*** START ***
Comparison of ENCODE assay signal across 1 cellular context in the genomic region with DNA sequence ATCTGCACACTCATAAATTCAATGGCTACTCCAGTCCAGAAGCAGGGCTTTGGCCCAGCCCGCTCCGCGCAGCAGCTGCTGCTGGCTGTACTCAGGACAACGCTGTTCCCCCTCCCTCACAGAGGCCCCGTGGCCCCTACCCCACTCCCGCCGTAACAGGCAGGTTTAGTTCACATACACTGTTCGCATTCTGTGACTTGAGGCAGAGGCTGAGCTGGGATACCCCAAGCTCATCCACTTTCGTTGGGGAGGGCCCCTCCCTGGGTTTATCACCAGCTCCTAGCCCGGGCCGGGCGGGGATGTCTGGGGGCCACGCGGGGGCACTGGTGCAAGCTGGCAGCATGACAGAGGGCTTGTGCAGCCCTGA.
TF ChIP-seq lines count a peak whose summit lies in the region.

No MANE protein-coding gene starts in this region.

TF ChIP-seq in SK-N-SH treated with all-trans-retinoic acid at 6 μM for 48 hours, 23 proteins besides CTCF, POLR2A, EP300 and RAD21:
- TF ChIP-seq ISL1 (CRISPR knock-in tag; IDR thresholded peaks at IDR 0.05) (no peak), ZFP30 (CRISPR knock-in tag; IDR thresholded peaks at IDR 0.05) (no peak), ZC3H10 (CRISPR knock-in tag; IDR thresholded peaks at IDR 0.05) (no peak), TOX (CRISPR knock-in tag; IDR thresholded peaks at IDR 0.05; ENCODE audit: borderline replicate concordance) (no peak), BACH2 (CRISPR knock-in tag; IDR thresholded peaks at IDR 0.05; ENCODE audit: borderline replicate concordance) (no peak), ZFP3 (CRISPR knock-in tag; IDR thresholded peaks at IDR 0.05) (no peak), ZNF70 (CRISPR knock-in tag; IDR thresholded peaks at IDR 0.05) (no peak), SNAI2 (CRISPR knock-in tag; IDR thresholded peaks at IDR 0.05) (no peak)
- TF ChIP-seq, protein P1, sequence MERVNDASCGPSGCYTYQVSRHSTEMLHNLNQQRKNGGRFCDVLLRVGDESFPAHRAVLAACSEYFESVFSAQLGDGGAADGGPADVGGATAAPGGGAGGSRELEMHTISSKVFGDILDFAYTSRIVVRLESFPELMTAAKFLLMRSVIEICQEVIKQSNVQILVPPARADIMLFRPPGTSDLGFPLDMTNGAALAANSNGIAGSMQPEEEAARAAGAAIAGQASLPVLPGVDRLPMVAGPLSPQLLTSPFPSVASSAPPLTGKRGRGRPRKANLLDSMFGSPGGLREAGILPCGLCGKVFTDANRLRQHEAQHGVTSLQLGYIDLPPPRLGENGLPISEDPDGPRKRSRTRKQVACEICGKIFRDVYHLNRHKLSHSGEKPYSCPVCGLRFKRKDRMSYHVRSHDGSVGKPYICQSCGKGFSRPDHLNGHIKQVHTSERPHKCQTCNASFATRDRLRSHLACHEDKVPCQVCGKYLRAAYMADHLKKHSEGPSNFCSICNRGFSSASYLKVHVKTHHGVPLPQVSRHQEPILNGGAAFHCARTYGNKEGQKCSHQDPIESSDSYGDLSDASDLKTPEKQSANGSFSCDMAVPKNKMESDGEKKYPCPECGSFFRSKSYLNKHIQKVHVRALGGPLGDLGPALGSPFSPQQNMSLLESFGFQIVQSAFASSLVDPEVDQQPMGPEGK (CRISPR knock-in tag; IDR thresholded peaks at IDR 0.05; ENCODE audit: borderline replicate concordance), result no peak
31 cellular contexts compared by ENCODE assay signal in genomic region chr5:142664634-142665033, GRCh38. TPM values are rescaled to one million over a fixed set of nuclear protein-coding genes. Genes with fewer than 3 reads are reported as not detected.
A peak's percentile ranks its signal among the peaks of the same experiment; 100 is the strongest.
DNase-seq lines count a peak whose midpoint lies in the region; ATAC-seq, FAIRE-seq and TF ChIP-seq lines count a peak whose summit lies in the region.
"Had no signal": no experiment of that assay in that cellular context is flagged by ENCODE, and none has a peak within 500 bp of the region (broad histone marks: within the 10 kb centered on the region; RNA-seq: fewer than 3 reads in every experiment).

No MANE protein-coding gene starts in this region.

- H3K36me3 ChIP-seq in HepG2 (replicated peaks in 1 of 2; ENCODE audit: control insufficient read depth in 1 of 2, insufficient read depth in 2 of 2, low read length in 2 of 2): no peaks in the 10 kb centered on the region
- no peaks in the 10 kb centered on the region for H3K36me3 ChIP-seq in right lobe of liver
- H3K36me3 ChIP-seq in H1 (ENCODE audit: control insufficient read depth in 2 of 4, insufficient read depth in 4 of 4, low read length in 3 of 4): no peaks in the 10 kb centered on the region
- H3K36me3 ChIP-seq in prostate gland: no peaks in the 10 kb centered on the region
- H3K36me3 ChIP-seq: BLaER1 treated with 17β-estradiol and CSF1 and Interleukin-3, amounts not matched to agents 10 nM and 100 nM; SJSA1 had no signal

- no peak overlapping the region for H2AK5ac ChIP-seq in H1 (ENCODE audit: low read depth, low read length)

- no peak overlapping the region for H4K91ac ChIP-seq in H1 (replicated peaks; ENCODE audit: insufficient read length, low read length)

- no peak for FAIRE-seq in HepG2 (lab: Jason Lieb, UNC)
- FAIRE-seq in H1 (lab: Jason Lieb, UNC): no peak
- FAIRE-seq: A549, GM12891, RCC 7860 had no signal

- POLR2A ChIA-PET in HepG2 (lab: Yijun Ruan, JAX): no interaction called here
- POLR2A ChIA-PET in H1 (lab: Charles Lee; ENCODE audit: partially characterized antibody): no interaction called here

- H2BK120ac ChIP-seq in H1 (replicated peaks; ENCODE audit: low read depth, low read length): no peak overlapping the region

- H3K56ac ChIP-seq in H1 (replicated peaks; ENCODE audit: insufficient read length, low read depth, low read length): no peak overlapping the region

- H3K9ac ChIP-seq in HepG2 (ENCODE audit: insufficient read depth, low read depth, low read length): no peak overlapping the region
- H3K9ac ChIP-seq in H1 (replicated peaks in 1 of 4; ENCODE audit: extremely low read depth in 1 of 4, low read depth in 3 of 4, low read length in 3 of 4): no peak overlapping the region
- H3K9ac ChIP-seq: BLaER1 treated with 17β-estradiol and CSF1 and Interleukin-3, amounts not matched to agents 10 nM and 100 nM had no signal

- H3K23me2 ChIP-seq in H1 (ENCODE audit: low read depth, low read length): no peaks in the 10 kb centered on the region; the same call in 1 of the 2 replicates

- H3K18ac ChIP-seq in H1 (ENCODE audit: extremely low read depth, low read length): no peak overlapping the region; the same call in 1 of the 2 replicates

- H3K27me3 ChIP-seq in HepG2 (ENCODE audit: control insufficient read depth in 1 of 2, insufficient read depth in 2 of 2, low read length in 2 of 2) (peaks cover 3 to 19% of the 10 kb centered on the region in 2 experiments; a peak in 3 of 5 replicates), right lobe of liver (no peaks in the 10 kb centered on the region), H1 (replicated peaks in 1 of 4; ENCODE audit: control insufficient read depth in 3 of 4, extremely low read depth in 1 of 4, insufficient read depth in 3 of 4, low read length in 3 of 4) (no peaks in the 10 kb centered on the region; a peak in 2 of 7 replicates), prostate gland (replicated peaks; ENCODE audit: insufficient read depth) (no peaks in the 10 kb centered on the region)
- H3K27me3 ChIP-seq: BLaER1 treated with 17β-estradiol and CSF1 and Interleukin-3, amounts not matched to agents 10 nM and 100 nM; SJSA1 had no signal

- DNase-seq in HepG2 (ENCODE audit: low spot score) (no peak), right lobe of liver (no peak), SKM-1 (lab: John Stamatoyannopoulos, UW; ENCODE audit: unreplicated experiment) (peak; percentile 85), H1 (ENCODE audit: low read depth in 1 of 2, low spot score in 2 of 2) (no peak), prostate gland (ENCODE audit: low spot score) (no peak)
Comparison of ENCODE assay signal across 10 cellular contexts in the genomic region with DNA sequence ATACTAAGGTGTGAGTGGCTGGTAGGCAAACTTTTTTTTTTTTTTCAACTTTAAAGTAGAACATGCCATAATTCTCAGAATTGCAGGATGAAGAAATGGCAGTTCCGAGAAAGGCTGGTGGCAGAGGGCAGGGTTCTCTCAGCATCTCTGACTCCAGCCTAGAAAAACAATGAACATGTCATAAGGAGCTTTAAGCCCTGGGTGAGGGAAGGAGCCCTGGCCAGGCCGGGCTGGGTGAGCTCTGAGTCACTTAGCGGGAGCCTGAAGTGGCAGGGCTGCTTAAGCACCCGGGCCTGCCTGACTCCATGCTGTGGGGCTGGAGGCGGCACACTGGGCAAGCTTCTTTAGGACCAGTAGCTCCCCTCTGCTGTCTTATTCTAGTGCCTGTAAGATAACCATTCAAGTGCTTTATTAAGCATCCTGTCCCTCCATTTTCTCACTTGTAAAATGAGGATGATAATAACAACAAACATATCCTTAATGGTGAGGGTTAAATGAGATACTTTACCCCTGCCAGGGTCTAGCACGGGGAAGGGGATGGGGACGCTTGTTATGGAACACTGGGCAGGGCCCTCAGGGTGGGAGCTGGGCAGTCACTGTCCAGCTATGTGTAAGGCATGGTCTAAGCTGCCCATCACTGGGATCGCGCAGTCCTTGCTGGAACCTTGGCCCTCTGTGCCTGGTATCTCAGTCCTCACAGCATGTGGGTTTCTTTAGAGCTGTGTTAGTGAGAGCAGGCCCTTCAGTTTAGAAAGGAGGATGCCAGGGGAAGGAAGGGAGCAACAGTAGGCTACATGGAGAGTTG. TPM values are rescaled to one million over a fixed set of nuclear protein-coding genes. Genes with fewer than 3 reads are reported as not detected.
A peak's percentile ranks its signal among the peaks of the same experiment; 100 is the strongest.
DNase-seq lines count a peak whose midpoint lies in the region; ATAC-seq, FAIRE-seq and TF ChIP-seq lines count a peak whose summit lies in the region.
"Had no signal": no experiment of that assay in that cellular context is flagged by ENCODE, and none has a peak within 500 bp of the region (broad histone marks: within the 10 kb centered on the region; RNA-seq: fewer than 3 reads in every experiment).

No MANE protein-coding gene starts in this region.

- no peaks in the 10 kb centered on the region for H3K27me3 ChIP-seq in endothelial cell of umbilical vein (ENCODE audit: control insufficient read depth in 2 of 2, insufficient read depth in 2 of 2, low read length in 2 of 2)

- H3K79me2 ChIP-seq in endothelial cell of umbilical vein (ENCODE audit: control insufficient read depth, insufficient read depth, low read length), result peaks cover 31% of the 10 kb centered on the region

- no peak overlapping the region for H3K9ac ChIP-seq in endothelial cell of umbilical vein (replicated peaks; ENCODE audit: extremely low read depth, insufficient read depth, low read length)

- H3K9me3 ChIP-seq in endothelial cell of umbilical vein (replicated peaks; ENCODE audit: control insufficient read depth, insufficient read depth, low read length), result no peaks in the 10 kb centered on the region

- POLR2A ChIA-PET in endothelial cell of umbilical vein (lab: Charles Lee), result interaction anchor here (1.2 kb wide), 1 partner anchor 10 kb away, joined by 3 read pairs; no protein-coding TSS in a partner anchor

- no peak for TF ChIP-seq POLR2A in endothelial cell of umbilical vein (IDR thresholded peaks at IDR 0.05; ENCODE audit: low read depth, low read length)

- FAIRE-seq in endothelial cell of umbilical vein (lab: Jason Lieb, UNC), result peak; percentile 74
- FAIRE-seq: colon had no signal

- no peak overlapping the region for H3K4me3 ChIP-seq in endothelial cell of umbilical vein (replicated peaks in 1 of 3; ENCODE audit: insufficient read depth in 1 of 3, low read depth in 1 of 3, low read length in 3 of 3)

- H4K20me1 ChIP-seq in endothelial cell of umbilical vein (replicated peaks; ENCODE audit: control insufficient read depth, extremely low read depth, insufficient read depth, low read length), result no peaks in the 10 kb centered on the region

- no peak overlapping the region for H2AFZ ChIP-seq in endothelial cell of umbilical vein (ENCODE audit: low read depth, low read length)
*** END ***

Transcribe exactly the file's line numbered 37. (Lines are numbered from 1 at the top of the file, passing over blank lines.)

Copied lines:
"Had no signal": no experiment of that assay in that cellular context is flagged by ENCODE, and none has a peak within 500 bp of the region (broad histone marks: within the 10 kb centered on the region; RNA-seq: fewer than 3 reads in every experiment).